With eight years of pageant experience under her crown, Stoughton seventh grader Corley Suddeth knows how to channel nervous energy into poise and royal success.
Corley, the daughter of Jim and Shannon Suddeth, applied those traits to earn the title of 2021 National American Miss Wisconsin in the Pre-Teen division at the state pageant in Middleton in August.
Next up, Corley, 13, who attends River Bluff Middle School in the Stoughton Area School District, will represent Wisconsin during Thanksgiving week at the National American Miss (NAM) national pageant at Disneyworld in Orlando.
There Corley will compete for the NAM Pre-Teen national title among contestants from other states, with judging expected to include formal wear, personal introduction, interviews, resume and community service.
With an emphasis on growing confidence, public speaking and setting and achieving goals, participants in NAM range in age from 4 to 24, according to namiss.com. Contestants compete for cash, prizes and scholarships in six divisions, from Princess through Miss, based on a contestant’s age as of January 1. Pre-Teen is for ages 10-12.
The whirlwind pageant week also includes opportunities to perform in optional runway models and fun fitness judging, as well as visiting with modeling agents and photographers, according to NAM.
Joined by mom Shannon in an interview, Corley told the Hub she’s not too worried about nerves and looks forward to the chance to compete at nationals, grow in confidence and meet new friends.
“Through the past eight years, I get less and less nervous every year,” said Corley, who attended her first NAM event at age 4, and who participated in Pre-Teen nationals in Orlando last year in the All-American competition, reserved for state runners-up in a queen’s court.
“Competing constantly has definitely helped my nerves,” she said, “because I know what I have to do, and I know what it’s all about.
“I’m just super-excited to go to Orlando and take away lots of life lessons that I can pull into my regular life.”
For Corley, in addition to school where science is her favorite subject, that regular life includes chores with her four brothers at the family’s home in rural Stoughton. Among the tasks, Corley tends to Shorthorn heifers, which she said she enjoys showing at fairs through the Triangle Troopers 4-H club.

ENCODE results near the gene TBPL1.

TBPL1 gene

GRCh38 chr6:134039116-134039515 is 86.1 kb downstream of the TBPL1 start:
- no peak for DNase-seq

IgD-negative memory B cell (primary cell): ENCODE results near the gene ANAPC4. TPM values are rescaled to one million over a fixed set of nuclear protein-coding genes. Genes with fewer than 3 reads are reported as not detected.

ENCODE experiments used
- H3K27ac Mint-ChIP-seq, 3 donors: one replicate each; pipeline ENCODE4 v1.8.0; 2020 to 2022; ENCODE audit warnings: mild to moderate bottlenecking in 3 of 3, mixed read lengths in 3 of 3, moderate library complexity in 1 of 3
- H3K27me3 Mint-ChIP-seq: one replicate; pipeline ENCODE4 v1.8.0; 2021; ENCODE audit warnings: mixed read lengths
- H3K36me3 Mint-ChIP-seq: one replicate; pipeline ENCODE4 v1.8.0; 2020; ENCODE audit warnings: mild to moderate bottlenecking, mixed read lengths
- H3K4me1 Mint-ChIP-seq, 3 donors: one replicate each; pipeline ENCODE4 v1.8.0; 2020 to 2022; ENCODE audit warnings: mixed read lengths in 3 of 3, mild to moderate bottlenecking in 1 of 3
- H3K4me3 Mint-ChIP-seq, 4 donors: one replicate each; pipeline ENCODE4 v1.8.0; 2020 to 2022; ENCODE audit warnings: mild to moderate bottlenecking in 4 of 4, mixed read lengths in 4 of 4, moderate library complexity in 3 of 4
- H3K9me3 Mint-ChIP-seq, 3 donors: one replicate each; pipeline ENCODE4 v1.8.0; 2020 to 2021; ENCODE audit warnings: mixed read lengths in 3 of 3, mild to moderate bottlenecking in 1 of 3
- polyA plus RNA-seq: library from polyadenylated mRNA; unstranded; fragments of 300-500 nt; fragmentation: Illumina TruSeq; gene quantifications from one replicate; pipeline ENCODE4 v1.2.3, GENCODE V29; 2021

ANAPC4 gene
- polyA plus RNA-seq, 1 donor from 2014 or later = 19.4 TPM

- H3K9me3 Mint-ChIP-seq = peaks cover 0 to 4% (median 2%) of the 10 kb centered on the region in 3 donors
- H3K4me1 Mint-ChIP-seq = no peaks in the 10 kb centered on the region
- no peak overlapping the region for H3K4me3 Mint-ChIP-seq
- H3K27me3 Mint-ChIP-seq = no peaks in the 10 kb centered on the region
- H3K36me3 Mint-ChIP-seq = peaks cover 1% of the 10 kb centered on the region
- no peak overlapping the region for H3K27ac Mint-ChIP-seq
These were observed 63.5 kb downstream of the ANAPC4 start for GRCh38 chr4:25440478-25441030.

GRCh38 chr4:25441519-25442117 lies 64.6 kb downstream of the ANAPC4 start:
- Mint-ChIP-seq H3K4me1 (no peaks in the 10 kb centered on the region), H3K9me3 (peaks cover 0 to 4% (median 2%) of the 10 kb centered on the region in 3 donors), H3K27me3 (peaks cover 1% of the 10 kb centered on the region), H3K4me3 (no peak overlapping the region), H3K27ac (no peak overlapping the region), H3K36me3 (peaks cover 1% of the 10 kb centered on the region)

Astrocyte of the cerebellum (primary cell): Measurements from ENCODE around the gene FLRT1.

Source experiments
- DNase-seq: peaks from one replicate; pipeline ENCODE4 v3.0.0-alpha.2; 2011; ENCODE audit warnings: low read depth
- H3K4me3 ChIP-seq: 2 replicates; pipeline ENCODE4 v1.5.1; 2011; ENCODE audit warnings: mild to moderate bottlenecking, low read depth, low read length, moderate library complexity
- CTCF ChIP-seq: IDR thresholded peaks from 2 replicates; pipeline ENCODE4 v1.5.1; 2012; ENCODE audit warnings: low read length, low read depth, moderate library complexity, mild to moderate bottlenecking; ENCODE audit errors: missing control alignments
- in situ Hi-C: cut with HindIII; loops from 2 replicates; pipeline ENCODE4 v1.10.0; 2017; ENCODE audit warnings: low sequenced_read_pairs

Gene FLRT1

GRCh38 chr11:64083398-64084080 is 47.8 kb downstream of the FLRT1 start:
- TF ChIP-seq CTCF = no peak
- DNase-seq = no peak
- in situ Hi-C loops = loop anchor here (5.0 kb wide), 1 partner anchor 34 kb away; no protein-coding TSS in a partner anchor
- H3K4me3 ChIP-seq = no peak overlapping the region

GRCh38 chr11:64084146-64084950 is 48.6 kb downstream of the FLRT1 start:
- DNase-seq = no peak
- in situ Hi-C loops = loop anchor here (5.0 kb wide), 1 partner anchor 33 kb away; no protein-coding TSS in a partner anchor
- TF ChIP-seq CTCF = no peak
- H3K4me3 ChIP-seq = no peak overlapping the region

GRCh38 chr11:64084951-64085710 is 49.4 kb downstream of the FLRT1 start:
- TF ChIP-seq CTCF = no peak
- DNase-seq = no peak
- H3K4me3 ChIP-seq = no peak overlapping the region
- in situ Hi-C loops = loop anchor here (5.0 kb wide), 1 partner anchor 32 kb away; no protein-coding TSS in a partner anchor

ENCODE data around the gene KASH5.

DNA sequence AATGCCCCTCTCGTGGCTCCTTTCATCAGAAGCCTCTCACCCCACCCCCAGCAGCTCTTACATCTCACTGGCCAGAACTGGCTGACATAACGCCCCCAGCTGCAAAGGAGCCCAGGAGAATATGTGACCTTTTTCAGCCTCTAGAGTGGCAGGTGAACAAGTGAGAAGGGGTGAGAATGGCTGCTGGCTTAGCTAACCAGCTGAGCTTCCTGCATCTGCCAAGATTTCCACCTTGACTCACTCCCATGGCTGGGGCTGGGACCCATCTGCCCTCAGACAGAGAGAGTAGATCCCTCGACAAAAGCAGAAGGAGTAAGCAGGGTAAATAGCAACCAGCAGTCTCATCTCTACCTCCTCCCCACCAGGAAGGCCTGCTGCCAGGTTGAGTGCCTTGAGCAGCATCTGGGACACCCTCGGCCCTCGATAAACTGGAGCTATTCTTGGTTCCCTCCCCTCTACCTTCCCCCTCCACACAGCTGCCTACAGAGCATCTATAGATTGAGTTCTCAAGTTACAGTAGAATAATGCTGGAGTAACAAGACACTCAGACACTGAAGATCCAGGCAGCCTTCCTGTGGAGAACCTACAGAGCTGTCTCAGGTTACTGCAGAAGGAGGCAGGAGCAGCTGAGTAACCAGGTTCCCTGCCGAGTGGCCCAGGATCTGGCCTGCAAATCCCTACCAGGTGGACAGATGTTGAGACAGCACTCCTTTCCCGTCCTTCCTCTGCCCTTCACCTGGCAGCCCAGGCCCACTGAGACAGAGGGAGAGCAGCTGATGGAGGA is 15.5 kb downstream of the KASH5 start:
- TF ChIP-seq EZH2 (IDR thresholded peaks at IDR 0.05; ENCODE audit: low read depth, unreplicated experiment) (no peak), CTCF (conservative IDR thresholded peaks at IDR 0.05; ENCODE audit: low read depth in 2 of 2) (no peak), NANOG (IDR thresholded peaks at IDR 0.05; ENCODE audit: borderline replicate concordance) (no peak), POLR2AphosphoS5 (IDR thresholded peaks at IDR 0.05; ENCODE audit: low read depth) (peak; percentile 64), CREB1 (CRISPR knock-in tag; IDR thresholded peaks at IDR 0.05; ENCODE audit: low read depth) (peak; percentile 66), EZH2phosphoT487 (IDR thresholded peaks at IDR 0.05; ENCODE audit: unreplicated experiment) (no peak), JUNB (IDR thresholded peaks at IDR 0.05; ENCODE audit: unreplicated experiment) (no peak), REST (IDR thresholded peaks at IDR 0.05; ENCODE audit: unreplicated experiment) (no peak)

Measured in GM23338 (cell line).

A champion gymnast and competitive dancer with the Stoughton Gymnastics club, Corley said her experiences there have helped her in NAM competitions, and vice versa, especially with time management.
“I’m always on the go, but NAM has really helped me with organizational skills, so I’m always pretty organized,” Corley said. “Every day is kind of the same routine, so I get used to it.”
Shannon said that pageant participation has led to modeling opportunities for Corley with American Girl and Kohl’s. The latter engagement had Corley trying on clothes as a “fit model,” Shannon said. Corley then met with Kohl’s executives who invited her to share how she thought the garb could be improved.
Closer to home, for her NAM community service project, Corley said she serves as a Munchkin Mentor for Stoughton Gymnastics and she enjoys “helping littler kids do gymnastics.
“NAM really pushes for community service, so I love volunteering in my community,” she said.
Reflecting on participation at state, for the formal wear competition, Corley said she loved her gown of royal blue, a Jovani that she and her mom found at a pageant store.
As a hairdresser for about 20 years and seamstress, Shannon said she had the honors for hair styling and sewing Corley’s outfits for other phases of competition. For makeup, Corley pointed out that none is permitted in the Pre-Teen division.
Whatever the outcome at nationals, Corley said she intends to continue in NAM. Many NAM participants also compete in Miss USA and Miss America, and those pageants could be in her future, too, she said.
For a career, Corley said she would like to combine her love for science and animals by becoming a marine biologist, specializing in shark research.
Science shows that sharks have a low incidence of cancer, and Corley said she hopes to pursue connections through marine biology that could help to “find a cure for cancer” for people.